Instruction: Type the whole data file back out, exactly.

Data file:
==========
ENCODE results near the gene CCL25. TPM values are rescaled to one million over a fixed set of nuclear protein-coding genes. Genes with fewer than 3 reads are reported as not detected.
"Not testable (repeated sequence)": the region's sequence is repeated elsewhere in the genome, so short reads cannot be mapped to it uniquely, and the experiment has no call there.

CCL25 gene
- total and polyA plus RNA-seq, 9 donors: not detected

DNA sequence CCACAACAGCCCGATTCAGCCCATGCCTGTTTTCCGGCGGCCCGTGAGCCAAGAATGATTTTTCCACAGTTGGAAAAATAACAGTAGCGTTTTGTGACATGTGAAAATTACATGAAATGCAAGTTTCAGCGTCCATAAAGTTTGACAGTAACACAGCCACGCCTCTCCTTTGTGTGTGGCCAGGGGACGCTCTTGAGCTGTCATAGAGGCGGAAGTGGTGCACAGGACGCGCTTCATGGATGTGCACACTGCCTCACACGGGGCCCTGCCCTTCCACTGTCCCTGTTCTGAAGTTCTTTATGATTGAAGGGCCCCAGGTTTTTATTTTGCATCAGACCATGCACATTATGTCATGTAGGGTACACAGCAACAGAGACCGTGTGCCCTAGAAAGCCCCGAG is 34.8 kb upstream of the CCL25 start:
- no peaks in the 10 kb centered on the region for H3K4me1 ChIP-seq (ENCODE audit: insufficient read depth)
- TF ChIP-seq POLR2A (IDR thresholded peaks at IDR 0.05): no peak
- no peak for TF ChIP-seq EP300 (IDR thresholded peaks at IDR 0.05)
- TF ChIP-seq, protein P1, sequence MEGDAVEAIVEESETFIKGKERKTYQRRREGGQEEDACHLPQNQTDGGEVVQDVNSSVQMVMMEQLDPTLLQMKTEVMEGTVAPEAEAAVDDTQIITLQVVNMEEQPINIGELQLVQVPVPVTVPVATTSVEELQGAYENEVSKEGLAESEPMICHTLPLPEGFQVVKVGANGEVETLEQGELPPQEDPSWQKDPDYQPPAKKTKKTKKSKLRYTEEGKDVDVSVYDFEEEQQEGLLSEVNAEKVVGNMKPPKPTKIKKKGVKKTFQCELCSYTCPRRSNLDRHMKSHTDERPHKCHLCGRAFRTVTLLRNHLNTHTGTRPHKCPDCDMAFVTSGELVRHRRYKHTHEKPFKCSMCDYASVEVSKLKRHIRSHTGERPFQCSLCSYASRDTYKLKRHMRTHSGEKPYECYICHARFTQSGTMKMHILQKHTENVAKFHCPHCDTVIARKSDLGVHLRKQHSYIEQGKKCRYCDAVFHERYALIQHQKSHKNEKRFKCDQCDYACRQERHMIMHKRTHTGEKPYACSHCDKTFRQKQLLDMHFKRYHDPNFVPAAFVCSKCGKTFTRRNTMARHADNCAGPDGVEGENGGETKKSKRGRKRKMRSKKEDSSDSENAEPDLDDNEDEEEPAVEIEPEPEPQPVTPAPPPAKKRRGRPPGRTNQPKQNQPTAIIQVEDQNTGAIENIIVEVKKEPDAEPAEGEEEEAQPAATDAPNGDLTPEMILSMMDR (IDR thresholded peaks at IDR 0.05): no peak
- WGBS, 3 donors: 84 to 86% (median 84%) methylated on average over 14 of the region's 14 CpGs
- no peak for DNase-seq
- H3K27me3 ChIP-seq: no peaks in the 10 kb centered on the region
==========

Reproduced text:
ENCODE results near the gene CCL25. TPM values are rescaled to one million over a fixed set of nuclear protein-coding genes. Genes with fewer than 3 reads are reported as not detected.
"Not testable (repeated sequence)": the region's sequence is repeated elsewhere in the genome, so short reads cannot be mapped to it uniquely, and the experiment has no call there.

CCL25 gene
- total and polyA plus RNA-seq, 9 donors: not detected

DNA sequence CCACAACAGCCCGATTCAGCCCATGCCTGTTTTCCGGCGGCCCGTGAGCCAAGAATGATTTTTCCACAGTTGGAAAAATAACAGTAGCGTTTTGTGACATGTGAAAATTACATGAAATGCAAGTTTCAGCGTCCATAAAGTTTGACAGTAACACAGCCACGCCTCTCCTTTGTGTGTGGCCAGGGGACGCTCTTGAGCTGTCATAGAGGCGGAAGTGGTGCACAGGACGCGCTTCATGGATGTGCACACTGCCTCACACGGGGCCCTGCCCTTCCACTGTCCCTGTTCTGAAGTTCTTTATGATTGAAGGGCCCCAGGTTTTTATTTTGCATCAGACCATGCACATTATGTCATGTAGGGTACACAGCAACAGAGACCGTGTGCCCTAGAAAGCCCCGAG is 34.8 kb upstream of the CCL25 start:
- no peaks in the 10 kb centered on the region for H3K4me1 ChIP-seq (ENCODE audit: insufficient read depth)
- TF ChIP-seq POLR2A (IDR thresholded peaks at IDR 0.05): no peak
- no peak for TF ChIP-seq EP300 (IDR thresholded peaks at IDR 0.05)
- TF ChIP-seq, protein P1, sequence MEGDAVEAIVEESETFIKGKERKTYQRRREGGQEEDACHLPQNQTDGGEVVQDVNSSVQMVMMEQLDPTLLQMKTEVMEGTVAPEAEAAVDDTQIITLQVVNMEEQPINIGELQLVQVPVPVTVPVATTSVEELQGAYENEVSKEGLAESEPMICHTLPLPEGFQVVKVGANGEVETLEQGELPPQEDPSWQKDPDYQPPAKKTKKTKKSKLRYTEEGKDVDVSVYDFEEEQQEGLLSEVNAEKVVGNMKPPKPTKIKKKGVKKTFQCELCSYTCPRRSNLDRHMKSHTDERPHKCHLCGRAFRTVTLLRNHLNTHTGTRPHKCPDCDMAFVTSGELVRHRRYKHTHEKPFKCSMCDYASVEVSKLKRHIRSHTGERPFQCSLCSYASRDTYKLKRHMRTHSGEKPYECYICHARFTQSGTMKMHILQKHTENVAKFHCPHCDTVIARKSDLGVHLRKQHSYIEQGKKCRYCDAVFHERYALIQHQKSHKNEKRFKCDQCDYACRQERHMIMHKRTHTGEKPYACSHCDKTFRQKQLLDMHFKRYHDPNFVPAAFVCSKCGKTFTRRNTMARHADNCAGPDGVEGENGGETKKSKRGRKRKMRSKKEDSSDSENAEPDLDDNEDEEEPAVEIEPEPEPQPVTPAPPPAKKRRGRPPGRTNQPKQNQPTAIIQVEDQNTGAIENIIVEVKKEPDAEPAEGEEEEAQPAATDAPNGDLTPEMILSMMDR (IDR thresholded peaks at IDR 0.05): no peak
- WGBS, 3 donors: 84 to 86% (median 84%) methylated on average over 14 of the region's 14 CpGs
- no peak for DNase-seq
- H3K27me3 ChIP-seq: no peaks in the 10 kb centered on the region